Figure 2 shows the stress–strain curves for the neat PLA and its cellulose composites. A similar behavior between neat PLA and its composites was observed, with a linear region of approximately 0.05 mm/mm, followed by maximum stress of around 70 MPa. Then, for the neat PLA and its 1% and 3% composites, a reduction in stress was observed before fracture. For the 5% composite, fracture immediately followed the maximum stress. In Table 1, the tensile tests’ results in terms of the elastic modulus, UTS, and elongation at break are summarized.

Figure 2 
                  Stress–strain curve for: (a) neat PLA, (b) 1% cellulose composite, (c) 3% cellulose composite, and (d) 5% cellulose composite. Depicted are the individual curves of five replicates of each sample.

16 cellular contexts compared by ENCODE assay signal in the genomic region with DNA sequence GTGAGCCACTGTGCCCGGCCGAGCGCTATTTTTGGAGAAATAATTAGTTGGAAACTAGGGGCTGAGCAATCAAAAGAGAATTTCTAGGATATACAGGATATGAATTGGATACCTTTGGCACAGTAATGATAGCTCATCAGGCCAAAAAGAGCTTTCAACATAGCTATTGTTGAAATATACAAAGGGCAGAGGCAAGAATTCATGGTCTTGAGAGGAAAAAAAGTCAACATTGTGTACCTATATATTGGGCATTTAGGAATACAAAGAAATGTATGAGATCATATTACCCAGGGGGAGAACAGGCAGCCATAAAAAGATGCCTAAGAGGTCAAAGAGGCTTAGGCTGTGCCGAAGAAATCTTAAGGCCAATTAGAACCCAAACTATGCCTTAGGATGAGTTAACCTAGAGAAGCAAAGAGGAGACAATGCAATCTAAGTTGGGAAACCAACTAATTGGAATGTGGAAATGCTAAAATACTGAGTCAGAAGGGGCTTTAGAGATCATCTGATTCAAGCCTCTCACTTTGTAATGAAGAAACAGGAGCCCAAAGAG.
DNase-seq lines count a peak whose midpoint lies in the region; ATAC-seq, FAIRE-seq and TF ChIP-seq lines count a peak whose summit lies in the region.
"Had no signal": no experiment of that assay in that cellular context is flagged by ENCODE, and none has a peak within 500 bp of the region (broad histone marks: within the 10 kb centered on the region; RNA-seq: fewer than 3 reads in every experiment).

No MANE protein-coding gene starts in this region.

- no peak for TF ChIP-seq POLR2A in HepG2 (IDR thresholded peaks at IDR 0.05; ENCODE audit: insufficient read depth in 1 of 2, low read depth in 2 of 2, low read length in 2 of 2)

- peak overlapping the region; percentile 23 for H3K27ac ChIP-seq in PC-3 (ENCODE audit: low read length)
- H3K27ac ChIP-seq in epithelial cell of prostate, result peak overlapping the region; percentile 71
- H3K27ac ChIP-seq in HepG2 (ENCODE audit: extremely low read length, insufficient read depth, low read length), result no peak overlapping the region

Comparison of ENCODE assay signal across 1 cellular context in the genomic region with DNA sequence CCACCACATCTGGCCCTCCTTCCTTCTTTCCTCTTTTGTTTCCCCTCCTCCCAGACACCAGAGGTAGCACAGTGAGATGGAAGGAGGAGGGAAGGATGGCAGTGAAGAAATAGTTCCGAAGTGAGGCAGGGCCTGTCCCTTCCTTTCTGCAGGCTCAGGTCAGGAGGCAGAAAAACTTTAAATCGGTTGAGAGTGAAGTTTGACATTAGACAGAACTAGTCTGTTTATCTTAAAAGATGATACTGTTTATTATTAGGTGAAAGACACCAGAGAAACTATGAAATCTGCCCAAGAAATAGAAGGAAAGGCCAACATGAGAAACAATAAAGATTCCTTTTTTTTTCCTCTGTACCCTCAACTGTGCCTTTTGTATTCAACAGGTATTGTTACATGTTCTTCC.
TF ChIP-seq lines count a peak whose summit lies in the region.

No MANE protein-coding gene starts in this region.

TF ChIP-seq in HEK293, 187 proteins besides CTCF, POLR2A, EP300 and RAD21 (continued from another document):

Figure 2

Stress–strain curve for: (a) neat PLA, (b) 1% cellulose composite, (c) 3% cellulose composite, and (d) 5% cellulose composite. Depicted are the individual curves of five replicates of each sample.

Table 1

Young modulus, tensile strength, and fracture deformation average for each sample

Sample Young modulus (MPa) STD Ultimate tensile strength (MPa) STD Elongation at break (mm/mm) STD
Neat PLA (control) 840 18 67 2 0.2 0.01
PLA–1% celullose 778 15 66 6 0.1 0.02
PLA–3% celullose 749 15 62 7 0.1 0.01
PLA–5% celullose 701 83 57 10 0.1 0.02